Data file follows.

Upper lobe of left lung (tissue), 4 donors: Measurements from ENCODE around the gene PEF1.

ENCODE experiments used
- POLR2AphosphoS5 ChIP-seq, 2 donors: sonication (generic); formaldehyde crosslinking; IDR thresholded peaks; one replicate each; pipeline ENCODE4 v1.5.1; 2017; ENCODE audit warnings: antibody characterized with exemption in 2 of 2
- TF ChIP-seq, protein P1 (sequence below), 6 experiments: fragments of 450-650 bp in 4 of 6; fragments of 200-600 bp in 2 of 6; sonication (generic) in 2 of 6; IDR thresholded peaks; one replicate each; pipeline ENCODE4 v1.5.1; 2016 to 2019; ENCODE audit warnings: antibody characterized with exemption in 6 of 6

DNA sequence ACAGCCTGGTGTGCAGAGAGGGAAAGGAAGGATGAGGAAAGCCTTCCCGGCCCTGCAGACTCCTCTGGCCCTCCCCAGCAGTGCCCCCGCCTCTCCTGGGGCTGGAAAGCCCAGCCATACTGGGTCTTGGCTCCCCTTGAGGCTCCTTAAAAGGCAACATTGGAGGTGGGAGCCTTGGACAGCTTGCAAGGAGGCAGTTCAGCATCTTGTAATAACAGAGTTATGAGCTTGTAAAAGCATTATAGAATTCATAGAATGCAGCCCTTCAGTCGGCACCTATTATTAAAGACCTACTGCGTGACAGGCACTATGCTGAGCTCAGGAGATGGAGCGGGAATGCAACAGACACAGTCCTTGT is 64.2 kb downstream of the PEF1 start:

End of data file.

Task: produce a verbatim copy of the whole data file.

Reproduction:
Upper lobe of left lung (tissue), 4 donors: Measurements from ENCODE around the gene PEF1.

ENCODE experiments used
- POLR2AphosphoS5 ChIP-seq, 2 donors: sonication (generic); formaldehyde crosslinking; IDR thresholded peaks; one replicate each; pipeline ENCODE4 v1.5.1; 2017; ENCODE audit warnings: antibody characterized with exemption in 2 of 2
- TF ChIP-seq, protein P1 (sequence below), 6 experiments: fragments of 450-650 bp in 4 of 6; fragments of 200-600 bp in 2 of 6; sonication (generic) in 2 of 6; IDR thresholded peaks; one replicate each; pipeline ENCODE4 v1.5.1; 2016 to 2019; ENCODE audit warnings: antibody characterized with exemption in 6 of 6

DNA sequence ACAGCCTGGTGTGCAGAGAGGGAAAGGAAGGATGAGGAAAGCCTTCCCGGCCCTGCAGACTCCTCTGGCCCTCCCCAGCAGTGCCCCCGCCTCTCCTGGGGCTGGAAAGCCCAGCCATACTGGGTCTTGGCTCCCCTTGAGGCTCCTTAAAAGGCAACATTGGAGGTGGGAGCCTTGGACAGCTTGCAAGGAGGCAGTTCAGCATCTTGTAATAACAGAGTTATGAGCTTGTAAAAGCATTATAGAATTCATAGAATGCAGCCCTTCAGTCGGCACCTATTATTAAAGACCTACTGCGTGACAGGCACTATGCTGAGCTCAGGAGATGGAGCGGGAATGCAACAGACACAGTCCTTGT is 64.2 kb downstream of the PEF1 start: